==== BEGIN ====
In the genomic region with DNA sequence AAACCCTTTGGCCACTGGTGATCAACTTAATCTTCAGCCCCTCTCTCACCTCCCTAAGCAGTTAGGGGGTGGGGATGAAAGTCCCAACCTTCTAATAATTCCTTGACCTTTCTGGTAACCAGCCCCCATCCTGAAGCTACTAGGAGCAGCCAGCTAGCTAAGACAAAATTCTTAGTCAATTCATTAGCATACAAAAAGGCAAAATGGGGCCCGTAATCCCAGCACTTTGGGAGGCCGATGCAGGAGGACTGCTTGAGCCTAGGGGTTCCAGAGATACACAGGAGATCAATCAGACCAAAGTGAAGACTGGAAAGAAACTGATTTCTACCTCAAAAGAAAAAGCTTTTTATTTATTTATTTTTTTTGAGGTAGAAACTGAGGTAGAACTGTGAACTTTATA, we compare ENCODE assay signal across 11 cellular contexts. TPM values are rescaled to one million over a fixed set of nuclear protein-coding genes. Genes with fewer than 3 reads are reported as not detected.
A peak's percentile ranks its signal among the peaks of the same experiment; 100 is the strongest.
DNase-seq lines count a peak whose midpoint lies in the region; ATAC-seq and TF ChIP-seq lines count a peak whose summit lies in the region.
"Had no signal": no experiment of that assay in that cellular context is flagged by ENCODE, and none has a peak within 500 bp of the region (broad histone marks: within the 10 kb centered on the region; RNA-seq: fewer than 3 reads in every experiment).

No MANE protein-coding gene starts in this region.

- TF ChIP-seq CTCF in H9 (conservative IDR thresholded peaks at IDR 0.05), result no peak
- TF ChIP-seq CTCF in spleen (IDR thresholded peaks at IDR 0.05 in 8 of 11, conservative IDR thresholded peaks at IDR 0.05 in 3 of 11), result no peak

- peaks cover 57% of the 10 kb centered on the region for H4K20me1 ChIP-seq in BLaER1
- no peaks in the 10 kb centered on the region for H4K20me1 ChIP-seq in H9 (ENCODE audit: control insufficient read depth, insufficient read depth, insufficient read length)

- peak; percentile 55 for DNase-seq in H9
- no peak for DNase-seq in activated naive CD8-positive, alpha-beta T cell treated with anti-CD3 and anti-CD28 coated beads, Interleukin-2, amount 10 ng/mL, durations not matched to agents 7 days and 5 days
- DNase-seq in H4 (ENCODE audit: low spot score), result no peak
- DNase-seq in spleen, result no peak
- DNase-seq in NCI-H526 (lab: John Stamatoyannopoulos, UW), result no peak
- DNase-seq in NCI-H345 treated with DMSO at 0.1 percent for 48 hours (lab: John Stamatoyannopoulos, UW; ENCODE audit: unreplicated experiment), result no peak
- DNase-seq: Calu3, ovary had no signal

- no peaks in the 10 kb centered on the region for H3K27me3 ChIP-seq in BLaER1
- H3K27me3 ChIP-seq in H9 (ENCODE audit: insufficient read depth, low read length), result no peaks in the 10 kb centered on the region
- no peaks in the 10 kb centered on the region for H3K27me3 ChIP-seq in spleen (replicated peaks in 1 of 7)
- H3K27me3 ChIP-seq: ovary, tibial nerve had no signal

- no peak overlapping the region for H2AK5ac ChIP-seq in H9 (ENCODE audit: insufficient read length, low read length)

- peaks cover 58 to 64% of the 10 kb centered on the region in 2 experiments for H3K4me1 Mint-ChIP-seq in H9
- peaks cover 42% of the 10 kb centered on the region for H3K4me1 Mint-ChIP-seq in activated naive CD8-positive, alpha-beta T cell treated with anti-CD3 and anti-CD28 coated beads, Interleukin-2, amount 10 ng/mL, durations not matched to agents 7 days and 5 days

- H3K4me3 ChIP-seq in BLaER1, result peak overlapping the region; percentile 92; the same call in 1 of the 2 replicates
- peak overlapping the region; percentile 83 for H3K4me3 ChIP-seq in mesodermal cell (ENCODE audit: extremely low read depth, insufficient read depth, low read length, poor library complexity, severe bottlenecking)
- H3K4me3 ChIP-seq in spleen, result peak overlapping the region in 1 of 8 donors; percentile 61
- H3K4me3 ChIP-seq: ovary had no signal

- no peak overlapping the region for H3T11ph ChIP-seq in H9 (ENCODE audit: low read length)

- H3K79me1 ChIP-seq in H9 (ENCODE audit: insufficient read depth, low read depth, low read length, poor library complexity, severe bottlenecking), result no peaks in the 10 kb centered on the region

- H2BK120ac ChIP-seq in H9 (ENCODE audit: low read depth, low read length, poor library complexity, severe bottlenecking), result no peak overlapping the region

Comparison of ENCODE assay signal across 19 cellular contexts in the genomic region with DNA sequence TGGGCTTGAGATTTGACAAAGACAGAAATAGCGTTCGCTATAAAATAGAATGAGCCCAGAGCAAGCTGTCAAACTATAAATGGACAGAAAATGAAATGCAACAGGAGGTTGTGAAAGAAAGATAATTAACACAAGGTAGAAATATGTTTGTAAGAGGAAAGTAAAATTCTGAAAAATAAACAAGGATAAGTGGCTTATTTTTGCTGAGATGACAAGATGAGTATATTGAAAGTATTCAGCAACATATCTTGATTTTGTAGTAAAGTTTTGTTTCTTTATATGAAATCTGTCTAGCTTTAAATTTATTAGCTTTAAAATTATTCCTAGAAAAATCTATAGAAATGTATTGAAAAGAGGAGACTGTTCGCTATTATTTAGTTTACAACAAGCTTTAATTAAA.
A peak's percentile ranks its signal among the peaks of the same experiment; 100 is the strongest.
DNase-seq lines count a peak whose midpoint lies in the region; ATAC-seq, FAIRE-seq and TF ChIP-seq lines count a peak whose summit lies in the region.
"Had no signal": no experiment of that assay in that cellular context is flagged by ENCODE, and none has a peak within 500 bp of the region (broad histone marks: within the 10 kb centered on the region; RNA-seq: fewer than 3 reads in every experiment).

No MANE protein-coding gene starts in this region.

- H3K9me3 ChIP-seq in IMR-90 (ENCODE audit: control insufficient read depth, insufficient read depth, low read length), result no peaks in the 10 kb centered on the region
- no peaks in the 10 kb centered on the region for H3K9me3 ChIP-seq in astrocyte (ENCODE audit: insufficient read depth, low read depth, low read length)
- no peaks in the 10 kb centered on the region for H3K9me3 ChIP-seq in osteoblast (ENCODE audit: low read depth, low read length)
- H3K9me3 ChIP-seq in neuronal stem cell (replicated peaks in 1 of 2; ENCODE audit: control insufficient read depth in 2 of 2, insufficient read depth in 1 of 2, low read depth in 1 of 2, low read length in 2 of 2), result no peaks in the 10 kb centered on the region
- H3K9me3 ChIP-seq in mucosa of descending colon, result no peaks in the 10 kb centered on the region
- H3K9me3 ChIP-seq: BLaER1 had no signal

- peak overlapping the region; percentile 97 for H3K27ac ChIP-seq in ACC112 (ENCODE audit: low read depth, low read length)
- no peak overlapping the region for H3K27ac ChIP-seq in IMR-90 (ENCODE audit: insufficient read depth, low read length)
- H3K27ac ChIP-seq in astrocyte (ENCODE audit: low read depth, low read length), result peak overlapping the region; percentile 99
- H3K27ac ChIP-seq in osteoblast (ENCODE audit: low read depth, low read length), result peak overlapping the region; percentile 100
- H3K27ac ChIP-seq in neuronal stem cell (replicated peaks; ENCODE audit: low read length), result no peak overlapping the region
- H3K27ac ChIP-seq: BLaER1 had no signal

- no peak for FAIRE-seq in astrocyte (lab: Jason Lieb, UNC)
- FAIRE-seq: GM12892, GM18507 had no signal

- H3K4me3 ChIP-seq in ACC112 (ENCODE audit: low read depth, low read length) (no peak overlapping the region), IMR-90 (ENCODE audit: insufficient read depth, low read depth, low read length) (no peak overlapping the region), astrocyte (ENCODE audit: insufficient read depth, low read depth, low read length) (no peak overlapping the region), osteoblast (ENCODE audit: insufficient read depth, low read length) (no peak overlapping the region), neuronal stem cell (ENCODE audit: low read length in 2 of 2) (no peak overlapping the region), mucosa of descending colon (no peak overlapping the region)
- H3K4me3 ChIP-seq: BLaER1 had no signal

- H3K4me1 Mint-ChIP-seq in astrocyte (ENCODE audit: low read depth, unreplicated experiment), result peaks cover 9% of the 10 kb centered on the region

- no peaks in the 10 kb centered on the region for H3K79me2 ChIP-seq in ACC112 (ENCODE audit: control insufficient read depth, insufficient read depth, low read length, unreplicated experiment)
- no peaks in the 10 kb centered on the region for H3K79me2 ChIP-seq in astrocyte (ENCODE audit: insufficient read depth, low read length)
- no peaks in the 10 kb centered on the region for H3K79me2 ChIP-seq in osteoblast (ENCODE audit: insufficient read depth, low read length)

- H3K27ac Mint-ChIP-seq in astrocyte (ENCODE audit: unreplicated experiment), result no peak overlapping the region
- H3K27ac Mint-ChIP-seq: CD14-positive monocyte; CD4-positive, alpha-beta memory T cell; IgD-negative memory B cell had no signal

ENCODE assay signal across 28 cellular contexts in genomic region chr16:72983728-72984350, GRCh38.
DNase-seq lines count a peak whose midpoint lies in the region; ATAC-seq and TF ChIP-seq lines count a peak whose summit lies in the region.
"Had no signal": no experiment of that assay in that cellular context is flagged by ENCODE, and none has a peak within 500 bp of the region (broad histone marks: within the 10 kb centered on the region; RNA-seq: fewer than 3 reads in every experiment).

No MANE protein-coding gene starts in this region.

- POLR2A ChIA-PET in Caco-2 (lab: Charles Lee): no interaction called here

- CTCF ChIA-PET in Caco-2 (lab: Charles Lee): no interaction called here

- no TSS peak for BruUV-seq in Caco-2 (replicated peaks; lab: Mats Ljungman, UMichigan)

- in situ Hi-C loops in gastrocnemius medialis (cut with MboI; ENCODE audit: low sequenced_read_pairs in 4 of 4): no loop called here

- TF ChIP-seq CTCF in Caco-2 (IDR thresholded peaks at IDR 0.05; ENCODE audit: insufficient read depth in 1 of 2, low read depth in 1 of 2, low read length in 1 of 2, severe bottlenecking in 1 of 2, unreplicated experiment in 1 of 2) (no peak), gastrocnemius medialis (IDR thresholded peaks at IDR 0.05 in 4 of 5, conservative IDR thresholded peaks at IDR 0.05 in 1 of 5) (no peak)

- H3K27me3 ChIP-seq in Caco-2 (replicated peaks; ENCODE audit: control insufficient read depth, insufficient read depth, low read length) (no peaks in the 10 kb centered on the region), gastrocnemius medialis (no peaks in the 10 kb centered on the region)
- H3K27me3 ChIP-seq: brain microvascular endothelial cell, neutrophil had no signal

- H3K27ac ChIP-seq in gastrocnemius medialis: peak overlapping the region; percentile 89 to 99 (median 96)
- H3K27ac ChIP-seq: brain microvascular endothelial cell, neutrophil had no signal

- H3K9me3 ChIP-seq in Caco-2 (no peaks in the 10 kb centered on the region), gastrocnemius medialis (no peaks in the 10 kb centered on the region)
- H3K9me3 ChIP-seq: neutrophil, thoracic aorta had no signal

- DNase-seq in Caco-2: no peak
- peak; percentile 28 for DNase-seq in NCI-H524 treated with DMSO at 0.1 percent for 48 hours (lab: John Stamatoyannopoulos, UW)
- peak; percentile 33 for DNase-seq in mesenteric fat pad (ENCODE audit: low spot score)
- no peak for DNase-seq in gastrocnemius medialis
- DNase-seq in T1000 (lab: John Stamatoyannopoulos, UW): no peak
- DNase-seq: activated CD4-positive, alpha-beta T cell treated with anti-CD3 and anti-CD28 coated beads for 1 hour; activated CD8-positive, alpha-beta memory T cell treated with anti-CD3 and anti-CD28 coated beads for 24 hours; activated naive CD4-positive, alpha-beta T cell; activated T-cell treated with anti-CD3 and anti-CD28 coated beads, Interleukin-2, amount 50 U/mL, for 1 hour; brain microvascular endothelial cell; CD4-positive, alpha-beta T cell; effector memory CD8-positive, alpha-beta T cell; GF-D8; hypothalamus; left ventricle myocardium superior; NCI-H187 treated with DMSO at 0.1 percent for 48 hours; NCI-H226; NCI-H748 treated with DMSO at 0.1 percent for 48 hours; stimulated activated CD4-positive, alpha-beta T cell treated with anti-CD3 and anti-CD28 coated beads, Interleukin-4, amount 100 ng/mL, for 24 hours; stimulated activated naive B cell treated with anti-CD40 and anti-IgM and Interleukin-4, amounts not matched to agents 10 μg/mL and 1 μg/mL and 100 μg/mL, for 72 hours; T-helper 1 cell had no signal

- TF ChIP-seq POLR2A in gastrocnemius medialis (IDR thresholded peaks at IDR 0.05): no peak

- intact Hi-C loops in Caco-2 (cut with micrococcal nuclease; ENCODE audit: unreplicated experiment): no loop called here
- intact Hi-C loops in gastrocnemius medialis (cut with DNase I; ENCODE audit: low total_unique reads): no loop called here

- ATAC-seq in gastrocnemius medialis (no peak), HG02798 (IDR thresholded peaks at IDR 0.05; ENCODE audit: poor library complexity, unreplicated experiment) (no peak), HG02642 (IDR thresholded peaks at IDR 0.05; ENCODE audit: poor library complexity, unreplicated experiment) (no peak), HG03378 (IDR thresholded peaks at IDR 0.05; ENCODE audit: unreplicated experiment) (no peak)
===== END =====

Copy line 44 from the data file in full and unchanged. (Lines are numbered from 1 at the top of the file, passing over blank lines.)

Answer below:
- H3K27ac ChIP-seq in astrocyte (ENCODE audit: low read depth, low read length), result peak overlapping the region; percentile 99